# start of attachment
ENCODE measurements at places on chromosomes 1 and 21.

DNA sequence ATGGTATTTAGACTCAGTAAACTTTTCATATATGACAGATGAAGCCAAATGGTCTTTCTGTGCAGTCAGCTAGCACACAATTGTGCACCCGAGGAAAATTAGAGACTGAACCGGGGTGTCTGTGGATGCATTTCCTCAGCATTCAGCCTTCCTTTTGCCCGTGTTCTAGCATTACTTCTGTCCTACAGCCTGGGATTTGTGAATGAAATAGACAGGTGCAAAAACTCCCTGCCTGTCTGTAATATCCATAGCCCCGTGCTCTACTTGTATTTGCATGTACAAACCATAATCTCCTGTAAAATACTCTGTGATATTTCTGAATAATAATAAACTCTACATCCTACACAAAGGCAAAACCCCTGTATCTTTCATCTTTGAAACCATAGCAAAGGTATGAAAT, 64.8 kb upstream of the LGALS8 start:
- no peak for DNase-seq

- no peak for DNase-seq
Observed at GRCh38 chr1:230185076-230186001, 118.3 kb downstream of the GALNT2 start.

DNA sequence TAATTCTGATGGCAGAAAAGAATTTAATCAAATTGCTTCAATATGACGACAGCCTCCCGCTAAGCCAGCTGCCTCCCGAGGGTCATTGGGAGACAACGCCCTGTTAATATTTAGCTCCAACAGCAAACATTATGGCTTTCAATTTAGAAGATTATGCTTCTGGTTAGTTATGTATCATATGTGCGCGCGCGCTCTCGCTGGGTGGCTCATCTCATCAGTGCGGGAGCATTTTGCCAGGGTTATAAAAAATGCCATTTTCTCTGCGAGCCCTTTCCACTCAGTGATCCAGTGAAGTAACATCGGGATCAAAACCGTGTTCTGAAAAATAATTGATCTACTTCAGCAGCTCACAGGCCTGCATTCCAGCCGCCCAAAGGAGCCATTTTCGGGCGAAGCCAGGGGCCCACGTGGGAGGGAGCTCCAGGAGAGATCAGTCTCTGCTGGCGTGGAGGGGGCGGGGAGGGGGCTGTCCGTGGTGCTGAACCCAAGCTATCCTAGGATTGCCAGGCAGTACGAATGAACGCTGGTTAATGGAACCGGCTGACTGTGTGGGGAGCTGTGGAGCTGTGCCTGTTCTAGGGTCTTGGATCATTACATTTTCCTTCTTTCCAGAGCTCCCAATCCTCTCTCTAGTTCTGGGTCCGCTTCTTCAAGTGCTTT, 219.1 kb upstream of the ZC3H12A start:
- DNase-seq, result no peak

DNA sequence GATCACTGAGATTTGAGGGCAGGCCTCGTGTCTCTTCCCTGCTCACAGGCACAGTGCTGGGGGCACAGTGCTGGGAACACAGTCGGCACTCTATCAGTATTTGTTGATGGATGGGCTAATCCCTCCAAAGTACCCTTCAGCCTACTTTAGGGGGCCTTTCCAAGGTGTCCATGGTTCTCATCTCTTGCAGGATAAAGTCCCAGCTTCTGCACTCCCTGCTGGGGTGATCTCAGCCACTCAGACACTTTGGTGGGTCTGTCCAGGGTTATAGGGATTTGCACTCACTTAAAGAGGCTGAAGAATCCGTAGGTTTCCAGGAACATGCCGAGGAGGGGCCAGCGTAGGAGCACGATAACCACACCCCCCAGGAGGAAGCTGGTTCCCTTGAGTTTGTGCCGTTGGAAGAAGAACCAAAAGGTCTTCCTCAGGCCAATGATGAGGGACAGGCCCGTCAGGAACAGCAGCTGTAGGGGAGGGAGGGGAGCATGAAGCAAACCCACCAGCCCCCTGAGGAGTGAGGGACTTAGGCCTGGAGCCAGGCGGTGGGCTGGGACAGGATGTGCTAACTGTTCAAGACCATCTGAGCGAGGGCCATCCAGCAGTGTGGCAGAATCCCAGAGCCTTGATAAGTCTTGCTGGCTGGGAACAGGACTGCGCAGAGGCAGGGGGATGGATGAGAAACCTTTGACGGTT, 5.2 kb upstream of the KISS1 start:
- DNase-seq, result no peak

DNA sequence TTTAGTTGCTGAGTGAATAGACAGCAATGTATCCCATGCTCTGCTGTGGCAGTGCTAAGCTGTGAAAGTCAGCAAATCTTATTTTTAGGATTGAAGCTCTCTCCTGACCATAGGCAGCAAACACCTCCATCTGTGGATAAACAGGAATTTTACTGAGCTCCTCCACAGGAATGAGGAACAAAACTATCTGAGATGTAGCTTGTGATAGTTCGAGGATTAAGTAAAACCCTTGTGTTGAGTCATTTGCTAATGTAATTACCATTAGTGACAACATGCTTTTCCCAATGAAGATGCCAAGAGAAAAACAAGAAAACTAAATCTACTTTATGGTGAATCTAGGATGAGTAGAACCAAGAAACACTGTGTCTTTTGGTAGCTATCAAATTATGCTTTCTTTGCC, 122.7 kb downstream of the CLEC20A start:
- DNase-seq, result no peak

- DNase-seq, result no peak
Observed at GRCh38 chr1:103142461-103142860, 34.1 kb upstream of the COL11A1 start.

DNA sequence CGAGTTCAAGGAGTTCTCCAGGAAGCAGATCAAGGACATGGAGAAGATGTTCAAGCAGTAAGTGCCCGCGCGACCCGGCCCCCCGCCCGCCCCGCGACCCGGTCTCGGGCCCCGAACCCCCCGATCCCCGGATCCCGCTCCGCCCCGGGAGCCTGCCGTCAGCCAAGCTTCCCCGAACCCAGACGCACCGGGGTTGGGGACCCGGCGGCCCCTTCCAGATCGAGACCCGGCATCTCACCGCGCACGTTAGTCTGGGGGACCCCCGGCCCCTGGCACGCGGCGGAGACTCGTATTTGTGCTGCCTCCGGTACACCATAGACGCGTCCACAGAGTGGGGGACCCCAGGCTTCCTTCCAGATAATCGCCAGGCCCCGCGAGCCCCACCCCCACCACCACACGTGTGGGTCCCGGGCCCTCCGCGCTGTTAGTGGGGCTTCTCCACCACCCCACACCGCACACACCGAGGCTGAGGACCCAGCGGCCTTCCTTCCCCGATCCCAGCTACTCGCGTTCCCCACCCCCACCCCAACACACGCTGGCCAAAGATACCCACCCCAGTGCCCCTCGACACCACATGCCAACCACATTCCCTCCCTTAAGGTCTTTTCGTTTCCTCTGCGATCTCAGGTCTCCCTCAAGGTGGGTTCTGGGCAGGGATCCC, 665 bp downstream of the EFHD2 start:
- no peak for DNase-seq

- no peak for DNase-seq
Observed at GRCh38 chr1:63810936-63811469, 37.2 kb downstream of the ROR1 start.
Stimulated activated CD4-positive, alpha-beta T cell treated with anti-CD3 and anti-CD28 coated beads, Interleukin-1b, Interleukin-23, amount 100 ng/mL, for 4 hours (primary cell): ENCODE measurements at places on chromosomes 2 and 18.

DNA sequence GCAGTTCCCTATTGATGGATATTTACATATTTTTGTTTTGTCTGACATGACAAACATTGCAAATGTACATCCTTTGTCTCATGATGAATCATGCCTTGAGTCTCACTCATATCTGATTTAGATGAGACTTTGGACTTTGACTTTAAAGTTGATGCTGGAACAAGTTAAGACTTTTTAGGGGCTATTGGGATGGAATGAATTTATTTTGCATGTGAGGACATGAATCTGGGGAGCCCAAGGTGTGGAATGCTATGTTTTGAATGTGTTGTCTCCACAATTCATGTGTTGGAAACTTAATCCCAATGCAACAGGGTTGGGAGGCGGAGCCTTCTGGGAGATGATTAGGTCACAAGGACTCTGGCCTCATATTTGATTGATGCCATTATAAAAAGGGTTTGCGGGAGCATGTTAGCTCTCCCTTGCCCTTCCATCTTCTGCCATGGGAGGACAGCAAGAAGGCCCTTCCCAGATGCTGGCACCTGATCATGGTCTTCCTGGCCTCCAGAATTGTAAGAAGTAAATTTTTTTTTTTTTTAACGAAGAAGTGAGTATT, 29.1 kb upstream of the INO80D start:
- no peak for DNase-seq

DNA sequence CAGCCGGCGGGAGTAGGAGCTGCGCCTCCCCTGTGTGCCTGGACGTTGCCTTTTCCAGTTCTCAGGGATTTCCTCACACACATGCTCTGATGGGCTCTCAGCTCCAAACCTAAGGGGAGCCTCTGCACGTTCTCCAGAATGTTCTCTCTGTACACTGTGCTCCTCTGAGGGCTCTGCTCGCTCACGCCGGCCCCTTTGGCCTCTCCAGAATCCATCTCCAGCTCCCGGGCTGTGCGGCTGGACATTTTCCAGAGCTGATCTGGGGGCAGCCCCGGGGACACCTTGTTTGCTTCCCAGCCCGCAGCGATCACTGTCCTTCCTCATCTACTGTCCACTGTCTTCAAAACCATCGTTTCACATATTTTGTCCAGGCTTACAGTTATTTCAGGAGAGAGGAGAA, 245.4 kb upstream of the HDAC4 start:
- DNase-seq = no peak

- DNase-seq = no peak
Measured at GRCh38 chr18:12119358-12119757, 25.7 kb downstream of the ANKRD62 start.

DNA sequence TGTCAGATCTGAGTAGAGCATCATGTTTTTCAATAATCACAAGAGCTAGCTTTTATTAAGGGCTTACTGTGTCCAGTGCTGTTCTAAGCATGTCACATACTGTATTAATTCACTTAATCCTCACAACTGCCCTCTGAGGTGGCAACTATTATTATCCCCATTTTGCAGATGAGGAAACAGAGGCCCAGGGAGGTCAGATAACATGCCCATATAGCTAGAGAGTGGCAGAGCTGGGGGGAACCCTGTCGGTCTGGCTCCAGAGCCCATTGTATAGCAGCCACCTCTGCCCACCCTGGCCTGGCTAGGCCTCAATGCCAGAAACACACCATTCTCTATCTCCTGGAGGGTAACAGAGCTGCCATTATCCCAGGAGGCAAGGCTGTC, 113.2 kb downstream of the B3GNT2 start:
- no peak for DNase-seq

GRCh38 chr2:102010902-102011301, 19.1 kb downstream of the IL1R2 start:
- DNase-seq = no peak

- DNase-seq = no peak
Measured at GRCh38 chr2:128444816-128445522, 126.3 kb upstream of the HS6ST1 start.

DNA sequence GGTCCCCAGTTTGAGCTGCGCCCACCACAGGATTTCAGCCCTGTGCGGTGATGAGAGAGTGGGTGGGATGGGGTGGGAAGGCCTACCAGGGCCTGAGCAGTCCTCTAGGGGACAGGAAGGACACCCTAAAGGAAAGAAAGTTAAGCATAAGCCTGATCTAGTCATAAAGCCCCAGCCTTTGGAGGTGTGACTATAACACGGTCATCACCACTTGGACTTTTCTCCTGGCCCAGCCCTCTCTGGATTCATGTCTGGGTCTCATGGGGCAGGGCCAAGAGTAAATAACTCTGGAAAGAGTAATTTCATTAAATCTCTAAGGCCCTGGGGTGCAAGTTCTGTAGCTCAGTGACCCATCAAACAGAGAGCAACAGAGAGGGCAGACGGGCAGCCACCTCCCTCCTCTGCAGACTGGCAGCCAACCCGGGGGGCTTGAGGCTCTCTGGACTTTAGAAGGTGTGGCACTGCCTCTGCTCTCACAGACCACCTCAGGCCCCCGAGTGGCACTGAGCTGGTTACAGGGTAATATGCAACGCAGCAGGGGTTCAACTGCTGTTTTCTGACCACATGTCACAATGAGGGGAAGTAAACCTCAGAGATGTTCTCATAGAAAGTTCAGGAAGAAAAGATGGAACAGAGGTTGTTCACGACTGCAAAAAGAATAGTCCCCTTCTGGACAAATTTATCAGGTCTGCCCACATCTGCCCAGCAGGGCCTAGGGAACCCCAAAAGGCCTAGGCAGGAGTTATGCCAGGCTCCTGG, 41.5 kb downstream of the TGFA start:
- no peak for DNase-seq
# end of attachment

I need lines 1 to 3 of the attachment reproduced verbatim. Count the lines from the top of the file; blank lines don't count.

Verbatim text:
ENCODE measurements at places on chromosomes 1 and 21.

DNA sequence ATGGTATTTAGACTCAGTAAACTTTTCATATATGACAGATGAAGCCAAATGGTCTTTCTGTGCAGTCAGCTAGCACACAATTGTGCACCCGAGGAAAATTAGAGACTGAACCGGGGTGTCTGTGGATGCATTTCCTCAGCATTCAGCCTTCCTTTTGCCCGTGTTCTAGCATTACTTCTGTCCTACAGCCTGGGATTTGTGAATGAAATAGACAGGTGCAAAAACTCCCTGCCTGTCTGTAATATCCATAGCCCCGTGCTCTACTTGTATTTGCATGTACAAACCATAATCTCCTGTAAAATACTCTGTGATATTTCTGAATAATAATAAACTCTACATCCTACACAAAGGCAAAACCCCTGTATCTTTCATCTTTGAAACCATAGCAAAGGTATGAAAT, 64.8 kb upstream of the LGALS8 start:
- no peak for DNase-seq